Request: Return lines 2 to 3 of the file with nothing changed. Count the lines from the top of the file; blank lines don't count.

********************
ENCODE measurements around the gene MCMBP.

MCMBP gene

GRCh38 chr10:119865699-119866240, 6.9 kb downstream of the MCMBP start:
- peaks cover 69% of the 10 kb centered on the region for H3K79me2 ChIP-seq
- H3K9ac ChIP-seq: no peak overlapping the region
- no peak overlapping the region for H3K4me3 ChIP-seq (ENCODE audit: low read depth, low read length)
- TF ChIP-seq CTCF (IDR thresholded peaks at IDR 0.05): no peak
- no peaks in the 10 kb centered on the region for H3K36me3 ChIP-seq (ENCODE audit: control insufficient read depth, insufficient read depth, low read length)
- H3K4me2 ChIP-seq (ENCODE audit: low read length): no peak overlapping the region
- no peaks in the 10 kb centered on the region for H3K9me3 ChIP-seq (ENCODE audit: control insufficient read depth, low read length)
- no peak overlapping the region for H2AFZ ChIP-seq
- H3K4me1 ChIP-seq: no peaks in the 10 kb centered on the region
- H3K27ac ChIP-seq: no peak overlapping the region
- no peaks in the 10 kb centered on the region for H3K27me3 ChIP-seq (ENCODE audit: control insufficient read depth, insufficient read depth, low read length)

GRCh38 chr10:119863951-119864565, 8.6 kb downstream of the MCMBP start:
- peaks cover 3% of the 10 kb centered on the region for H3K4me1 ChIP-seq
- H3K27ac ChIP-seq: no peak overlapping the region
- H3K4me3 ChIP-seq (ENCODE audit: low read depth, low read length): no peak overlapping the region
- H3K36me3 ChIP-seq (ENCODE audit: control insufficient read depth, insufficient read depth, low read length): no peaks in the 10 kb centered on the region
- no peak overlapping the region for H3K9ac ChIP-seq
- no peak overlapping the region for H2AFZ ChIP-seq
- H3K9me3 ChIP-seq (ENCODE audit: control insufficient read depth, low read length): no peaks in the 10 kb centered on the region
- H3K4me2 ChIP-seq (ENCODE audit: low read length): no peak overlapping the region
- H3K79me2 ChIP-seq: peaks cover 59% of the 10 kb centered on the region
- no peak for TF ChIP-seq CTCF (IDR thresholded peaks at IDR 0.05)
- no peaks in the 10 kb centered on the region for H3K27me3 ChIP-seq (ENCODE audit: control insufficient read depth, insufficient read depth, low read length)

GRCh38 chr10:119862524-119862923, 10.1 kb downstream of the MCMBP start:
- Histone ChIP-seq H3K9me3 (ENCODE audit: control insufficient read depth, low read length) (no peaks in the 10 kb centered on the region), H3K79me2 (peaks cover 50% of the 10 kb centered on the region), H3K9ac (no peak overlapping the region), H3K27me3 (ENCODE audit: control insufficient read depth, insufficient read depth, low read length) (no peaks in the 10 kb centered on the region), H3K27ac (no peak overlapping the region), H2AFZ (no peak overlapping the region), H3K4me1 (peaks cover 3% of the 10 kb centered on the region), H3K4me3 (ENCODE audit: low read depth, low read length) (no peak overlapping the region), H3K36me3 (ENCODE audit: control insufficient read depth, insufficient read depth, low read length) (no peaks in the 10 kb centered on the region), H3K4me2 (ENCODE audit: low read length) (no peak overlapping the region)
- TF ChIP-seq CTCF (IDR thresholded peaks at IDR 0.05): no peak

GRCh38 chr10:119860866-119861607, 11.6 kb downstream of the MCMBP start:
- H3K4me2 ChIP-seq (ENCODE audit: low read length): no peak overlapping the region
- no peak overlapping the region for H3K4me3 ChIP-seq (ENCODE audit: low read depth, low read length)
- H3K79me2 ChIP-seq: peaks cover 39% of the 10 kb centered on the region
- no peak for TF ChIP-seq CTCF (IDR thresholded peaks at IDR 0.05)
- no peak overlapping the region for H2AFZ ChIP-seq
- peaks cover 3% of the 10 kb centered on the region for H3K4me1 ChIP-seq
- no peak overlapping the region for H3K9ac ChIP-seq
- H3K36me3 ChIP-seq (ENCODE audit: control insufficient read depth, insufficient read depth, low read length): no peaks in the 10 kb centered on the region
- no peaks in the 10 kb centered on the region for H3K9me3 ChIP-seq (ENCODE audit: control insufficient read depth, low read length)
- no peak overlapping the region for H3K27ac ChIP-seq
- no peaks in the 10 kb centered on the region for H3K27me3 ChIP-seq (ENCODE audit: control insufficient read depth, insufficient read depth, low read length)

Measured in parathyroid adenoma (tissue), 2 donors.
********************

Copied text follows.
MCMBP gene

GRCh38 chr10:119865699-119866240, 6.9 kb downstream of the MCMBP start: